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US, Britain, Press Iraq on PKK Attacks in Turkey


The United States and Britain made a joint call late Monday for Iraq to take immediate steps to halt cross-border attacks by Iraqi-based Kurdish PKK militants into Turkey. The issue dominated a Washington meeting between Secretary of State Condoleezza Rice and British Foreign Secretary David Miliband. VOA's David Gollust reports from the State Department.

Rice and her British counterpart are welcoming statements by the Iraqi government condemning the attacks by the PKK.

But they say it is time for the government in Baghdad and the Kurdish regional authorities in northern Iraq to take tangible action to halt the PKK operations, which have raised the specter of large-scale Turkish military intervention in Iraq.

The joint appeal by Rice and Miliband capped a day of intensive diplomatic activity on the Iraq-Turkey crisis that included a telephone call by President Bush to Turkish President Abdullah Gul stressing the U.S. commitment to work with Turkey and Iraq to combat PKK attacks.

The PKK, the Kurdistan Workers Party, has long been listed by the United States as a terrorist organization. It has been fighting the Turkish government for Kurdish self-rule in southeastern Turkey for more than 20 years and has recently stepped up hit-and-run attacks against Turkish forces and civilians from mountain hideouts in northern Iraq.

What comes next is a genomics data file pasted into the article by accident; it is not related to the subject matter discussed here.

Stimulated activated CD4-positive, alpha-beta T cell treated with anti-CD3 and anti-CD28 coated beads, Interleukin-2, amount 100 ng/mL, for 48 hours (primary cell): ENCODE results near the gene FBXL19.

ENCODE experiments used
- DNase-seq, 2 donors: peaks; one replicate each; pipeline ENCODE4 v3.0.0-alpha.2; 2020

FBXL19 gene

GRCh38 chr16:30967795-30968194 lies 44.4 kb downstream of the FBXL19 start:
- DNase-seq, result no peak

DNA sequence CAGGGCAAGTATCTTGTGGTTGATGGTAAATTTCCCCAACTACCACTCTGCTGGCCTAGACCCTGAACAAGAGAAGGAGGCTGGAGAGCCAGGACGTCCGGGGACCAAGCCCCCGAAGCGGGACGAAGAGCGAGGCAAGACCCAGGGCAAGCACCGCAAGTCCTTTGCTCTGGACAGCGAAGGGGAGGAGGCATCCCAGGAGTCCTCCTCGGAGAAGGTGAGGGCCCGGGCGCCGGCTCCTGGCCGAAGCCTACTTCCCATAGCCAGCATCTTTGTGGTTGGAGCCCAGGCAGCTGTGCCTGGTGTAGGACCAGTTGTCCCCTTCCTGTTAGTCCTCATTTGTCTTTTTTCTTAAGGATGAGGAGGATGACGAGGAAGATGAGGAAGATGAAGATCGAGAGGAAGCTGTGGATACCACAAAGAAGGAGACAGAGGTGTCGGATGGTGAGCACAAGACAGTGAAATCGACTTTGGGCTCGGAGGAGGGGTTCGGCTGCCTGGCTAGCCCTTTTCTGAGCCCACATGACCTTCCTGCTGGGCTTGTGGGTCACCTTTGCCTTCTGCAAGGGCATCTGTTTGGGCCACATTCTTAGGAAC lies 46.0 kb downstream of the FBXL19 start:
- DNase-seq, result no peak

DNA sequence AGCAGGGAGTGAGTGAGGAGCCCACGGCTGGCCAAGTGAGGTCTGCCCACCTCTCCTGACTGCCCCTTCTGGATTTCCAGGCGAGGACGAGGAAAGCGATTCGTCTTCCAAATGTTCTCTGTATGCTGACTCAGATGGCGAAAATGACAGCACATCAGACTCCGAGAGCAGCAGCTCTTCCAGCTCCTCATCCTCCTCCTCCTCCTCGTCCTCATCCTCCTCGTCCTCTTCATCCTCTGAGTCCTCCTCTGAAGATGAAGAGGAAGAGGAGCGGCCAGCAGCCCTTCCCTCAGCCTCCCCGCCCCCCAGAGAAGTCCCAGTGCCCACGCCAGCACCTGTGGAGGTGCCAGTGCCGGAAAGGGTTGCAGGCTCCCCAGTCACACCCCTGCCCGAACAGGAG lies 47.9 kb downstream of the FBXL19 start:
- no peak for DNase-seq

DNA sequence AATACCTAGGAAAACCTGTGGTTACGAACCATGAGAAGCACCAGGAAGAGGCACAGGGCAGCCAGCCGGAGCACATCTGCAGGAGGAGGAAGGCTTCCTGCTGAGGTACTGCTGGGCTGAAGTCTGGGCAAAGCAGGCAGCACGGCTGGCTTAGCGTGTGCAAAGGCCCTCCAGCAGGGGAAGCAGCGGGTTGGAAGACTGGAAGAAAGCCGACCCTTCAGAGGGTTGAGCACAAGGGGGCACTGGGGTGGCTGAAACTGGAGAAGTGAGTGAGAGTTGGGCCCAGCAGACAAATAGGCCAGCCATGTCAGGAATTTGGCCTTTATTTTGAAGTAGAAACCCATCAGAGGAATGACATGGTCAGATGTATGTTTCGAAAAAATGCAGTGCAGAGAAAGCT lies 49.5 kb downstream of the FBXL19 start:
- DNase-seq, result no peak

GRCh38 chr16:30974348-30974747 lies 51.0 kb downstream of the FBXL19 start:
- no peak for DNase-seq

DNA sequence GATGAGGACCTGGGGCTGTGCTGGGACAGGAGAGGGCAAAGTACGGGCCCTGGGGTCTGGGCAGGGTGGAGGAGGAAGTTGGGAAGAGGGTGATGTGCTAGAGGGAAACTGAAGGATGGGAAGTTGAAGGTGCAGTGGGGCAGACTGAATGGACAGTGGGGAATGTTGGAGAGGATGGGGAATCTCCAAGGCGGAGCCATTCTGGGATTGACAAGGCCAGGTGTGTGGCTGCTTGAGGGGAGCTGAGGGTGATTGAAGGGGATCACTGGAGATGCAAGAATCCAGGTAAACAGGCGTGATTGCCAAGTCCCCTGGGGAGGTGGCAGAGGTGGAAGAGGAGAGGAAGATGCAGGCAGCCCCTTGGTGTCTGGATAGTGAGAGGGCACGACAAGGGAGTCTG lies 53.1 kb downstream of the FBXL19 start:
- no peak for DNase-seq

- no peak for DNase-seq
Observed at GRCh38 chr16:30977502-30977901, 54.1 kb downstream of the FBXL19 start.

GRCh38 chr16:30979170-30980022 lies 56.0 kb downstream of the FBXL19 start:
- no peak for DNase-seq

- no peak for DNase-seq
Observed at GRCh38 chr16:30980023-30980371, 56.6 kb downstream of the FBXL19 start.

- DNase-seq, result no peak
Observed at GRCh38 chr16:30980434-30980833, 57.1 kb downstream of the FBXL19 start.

Iraq has maintained that PKK militants are operating out of rugged border areas beyond the reach of its security forces, while Turkey alleges that Iraqi Kurdish authorities have turned a blind eye to PKK activities. At a joint press appearance with Rice, Foreign Secretary Miliband said Iraq's stated promises to deal with the PKK are no longer enough:

"Words are not going to be sufficient," said David Miliband. "There needs to be real deeds. The hurt and anguish of the Turkish people is real and evident to anyone who looks at the situation."

Miliband said Iraqi action is essential if the Turkish government is to be able to resist public pressure to intervene in Iraq, action that U.S. officials say could shatter the relative peace of northern Iraq and have broader security and political consequences.

Rice, for her part, declined to specify what steps the United States might take beyond its own verbal expressions of support for Turkey and condemnation of the PKK, but said Washington takes the situation very seriously:

"The United States is determined to work with our allies in Iraq and to work with our allies in Turkey to try and deal with what is a very difficult situation of terrorism from a fairly remote part of northern Iraq," said Condoleezza Rice. "And it requires information-sharing, it requires a great deal of coordination. But I'm quite certain that we can sit down and we work this together if there's enough political will."

Rice and Miliband called for the convening of a U.S.-Iraq-Turkey security committee on the sidelines of a conference bringing together Iraq, its neighbors and major world powers scheduled for the first week of November in Istanbul.

They said the aim of the tripartite meeting would be to press for implementation of an anti-terrorism agreement reached by Turkey and Iraq on September 28.

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